I use my warmth as a woman to my full advantage. The non-male artists that I worked with noticeably were writing much more vulnerable than normal. There were/are plenty of sessions where the artist would cry during our session, because we would write about such personal stories. I realised because it’s just us. They felt safe. They felt they could open up in ways they probably couldn’t if it were any other than a woman in the room with them like that. 

I use my emotional vulnerability as a queer to my full advantage. I feel. Deeply. I allow the emotions I’ve experienced to translate into any song I make. I don’t care if the production doesn't have the most “advanced” sounds, or the beat wasn’t made “properly”, whatever that means. As long as the song makes me feel something, I know I’ve done my job right. 

Being a queer, POC, female producer allows me to bring a richness of experience and perspective. It means challenging the normative narratives and amplifying voices that have long been silenced. I know how it feels. I know how a lot of things feel. It means pushing boundaries, not just for myself, but for the generations of creators who will come after me. Every session I do is a reminder that authenticity and diversity aren’t just buzz words, but are essential elements that breathe life into art. 

I did a writing camp last year 2023, curated by Troye Sivan. I’ve done plenty of camps before, one curated by Oak Felder, another curated by Sarah Aarons and plenty more. What made the camp with Troye different was that it was an all-queer camp. To be surrounded with people who have similar experiences, to have people who look like you, think like you, act like you, in every chair, writing incredible songs, was a perfect, inspired experience. The energy in every room was like no other. You could feel like how much safer everybody felt to completely be themselves.

To this day, I still hear the same words, “I’ve never worked with a female producer before!” And my internal response is always, “Well, you just aren’t looking hard enough.” We are out here. There’s plenty of us who are more than capable of bringing your song to life. It’s you, the artist, the A&R, the writer, who has the choice of choosing us. Of giving us a chance.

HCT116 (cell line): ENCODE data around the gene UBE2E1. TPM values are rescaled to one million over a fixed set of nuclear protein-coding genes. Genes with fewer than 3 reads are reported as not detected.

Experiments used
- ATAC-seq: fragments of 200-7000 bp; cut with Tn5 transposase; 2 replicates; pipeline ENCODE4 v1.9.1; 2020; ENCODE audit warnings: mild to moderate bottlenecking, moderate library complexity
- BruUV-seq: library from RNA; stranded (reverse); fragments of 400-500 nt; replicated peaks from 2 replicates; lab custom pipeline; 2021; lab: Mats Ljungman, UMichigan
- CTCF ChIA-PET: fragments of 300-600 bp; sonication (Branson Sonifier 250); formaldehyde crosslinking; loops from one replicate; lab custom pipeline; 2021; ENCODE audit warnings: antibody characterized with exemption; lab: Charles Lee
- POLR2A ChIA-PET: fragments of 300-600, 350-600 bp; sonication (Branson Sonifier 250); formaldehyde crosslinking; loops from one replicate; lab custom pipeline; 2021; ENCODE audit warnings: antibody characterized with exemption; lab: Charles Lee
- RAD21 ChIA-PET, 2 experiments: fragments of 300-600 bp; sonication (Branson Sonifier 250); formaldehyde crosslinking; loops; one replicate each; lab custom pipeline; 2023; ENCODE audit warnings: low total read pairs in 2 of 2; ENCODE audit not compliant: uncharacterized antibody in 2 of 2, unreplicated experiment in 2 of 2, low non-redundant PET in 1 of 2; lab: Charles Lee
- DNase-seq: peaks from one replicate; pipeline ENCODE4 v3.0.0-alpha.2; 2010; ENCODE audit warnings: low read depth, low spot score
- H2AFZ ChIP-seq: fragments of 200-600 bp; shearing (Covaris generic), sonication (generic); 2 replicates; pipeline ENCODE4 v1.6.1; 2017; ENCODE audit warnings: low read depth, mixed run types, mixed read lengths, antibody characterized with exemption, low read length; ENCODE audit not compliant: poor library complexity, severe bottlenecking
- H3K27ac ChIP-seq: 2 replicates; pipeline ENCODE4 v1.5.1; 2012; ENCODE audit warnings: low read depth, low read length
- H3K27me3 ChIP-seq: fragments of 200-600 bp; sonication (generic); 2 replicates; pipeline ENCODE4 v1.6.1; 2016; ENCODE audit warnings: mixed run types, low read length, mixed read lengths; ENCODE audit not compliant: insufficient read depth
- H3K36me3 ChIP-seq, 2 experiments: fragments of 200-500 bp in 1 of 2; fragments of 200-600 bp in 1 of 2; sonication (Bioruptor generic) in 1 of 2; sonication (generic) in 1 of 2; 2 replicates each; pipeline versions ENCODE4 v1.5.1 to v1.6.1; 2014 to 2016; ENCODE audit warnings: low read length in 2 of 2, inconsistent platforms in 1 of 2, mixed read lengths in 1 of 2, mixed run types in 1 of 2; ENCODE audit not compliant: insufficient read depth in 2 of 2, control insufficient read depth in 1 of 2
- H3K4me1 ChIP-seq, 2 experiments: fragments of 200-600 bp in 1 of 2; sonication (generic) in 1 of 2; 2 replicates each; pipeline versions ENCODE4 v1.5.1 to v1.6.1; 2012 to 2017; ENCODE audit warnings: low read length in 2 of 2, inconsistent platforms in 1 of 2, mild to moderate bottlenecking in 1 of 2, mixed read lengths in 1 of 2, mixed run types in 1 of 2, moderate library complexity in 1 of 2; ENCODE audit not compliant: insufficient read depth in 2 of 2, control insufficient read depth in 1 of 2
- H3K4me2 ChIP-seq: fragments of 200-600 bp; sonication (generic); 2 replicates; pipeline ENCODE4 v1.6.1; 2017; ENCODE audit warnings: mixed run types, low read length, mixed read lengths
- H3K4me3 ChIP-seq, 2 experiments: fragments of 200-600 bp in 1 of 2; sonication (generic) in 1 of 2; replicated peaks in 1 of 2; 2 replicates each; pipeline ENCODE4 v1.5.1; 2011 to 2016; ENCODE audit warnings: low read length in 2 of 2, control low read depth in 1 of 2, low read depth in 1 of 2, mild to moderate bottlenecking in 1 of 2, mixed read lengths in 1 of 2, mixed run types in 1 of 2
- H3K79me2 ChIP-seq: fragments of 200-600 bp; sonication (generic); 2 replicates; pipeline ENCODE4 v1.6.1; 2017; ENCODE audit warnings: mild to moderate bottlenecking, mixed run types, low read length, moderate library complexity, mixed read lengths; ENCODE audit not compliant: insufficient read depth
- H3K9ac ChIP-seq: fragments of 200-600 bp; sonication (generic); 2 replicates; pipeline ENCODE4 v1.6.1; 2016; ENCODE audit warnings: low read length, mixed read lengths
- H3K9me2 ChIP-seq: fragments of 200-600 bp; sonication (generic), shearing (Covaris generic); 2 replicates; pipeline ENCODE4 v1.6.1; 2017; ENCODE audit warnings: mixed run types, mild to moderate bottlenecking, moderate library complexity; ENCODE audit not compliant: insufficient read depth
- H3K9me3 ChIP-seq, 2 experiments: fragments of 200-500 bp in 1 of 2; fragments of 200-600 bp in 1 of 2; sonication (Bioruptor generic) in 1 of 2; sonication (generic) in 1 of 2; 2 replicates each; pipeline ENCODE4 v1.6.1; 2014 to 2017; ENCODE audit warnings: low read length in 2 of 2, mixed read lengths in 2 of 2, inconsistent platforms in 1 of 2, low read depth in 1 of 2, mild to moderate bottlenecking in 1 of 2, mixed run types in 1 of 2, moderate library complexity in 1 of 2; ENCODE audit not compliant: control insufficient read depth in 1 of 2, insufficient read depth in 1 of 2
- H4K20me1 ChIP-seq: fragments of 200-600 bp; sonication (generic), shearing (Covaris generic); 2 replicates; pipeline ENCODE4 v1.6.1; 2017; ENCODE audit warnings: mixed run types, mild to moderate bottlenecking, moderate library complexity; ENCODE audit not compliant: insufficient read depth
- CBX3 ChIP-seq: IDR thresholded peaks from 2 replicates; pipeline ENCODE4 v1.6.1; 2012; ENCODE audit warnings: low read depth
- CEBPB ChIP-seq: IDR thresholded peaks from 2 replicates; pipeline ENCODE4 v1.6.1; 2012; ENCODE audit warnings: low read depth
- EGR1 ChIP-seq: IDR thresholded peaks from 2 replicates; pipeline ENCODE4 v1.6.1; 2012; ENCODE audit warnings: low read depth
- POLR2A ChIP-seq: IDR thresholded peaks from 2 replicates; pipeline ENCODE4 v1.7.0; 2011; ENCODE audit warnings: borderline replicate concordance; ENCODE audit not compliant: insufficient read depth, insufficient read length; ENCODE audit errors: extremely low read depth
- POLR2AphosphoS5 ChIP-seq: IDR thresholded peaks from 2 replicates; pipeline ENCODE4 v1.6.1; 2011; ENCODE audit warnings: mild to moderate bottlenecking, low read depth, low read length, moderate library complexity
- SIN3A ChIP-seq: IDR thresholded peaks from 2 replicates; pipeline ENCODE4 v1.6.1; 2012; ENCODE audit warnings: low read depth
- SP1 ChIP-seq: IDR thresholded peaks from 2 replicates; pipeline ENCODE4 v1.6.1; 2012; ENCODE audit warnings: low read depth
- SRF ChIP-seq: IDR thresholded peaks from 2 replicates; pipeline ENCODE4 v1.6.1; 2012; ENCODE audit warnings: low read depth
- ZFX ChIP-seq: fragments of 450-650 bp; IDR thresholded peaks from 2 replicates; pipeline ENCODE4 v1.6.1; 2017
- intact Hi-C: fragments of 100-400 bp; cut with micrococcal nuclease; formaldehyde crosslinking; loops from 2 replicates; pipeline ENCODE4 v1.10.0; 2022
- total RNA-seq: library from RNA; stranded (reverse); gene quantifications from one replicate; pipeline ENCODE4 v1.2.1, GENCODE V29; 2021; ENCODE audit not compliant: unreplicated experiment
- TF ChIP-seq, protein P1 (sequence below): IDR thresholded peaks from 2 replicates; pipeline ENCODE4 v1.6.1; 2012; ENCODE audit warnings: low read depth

I’ve worked in sessions with massive artists. Artists I could have only dreamed of working with. Do I still doubt myself? Absolutely. But realising that isn’t just a woman’s experience. Everybody doubts themselves. Especially when the inspiration takes a little, or a long while to kick in. That’s a universal experience as a producer. 

I’m a producer. I shouldn’t have to say I’m a queer, POC, female producer. I’m a producer. A writer. An artist. A storyteller on a mission. I refuse to be confined by labels or limited by expectations. Every project I undertake is a testament to resilience, creativity, and the power of representation. I’m not just one of the many people breaking these barriers; I am helping redo what it means to be a producer in a world hungry for diverse voices and narratives. 

I’ve been incredibly lucky to have been surrounded by some of the world's best. To learn from them, and have them support me on my own journey as a producer. But was every producer in the beginning of my journey a man? Yes. 

Through it all, I hold onto the hope that my journey inspires others, and that their journey inspires others, and so on. We all deserve to step into our power, to own our stories, and to never apologise and be shy about who we are, and what we can do. We are not just pioneers; we are revolutionaries shaping the future of an industry  that is finally beginning to see the beauty and strength in its diversity. 

Being a producer is not just a job, it's a calling – a commitment to challenging norms, amplifying voices, and creating a world where everyones story is not just heard but celebrated. 

Vetta Borne’s new EP, Afterlife, is out now via [PIAS] Australia – head here to stream it.